[OPE-L:3312] measurement of value

From: Andrew Brown (Andrew@lubs.leeds.ac.uk)
Date: Wed May 24 2000 - 10:56:09 EDT

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I think there is a useful intermediate position between Allin/Paul
and Michael:

Value exists 'objectively' but in a curious way such that it cannot
be measured empirically in any direct way. Value is congealed
abstract labour. Here abstract means non-sensuous so not
observable. Rather all we can observe is price. Price is the only
appearance form of value, yet it quantitively diverges from value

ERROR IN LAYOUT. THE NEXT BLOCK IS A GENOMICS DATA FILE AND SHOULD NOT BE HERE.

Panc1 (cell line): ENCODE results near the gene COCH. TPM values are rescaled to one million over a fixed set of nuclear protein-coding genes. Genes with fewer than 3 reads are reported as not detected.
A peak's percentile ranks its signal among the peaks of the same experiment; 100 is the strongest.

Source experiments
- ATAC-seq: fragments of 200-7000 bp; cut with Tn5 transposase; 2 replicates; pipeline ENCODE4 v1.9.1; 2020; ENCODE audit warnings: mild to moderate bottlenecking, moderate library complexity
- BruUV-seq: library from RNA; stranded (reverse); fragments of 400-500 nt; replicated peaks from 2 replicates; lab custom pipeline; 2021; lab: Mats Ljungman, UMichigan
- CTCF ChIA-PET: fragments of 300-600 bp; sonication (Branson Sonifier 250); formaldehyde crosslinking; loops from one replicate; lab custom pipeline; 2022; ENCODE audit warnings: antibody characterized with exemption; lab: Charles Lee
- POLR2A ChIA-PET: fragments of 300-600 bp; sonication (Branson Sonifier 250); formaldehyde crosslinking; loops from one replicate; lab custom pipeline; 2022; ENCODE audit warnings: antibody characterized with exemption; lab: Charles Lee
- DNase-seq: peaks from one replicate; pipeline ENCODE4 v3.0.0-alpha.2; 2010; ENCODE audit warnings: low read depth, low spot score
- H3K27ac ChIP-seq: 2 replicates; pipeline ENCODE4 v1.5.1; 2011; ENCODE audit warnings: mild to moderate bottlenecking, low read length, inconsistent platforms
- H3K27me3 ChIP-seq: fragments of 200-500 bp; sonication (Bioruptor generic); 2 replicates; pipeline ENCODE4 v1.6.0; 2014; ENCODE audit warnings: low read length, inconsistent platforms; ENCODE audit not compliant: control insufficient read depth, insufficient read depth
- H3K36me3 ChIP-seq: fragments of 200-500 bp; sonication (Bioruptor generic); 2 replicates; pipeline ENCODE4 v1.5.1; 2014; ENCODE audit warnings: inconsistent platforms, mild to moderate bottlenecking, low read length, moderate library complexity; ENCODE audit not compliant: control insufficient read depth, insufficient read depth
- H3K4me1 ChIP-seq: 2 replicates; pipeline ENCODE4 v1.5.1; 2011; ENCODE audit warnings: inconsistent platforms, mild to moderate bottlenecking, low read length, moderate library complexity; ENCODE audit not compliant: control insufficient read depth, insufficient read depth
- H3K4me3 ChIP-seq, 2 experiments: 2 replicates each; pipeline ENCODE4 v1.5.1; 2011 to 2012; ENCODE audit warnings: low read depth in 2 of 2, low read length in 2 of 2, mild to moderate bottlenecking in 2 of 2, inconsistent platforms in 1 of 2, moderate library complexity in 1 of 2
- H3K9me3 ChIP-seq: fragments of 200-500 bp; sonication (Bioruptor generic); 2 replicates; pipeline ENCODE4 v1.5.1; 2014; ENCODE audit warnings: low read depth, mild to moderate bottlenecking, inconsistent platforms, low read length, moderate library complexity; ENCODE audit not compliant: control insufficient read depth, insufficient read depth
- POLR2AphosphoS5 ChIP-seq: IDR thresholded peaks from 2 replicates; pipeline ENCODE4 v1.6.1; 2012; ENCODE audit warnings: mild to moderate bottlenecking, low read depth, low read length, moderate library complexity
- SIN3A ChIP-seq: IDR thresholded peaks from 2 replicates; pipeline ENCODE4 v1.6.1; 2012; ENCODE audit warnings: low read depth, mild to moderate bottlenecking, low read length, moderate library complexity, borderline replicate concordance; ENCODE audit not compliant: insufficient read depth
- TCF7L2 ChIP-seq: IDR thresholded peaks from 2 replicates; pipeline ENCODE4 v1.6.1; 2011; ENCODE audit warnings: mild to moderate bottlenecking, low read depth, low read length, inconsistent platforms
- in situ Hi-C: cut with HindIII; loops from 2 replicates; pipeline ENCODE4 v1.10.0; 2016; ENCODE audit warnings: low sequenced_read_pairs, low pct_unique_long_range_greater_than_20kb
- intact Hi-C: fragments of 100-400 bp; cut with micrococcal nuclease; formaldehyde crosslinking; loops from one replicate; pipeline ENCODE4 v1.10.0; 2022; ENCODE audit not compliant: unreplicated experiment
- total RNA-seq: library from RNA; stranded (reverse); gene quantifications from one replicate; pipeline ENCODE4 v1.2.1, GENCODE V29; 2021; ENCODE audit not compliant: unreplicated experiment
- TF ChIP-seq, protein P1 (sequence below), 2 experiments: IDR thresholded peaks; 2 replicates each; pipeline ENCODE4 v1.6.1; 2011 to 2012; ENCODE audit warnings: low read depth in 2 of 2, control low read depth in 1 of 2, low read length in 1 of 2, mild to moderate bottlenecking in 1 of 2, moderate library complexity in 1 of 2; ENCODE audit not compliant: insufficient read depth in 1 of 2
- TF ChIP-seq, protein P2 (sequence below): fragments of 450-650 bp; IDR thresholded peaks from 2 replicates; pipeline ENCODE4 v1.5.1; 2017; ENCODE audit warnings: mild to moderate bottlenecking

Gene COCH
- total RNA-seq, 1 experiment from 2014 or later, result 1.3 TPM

(randomly, due to contingencies of circumstance and
systematically due, eg., to differing OCCs).

But note that value does tether price. It has effects. It is real.

This gives Marx's distinction bewteen the 'immanent' and 'external'
measure of value. The former is abstract labour time; the latter is
price. (Elson).

In Hegelian terms value behoves to a Logic of Essence, rather than
a Logic of Being. (Murray)



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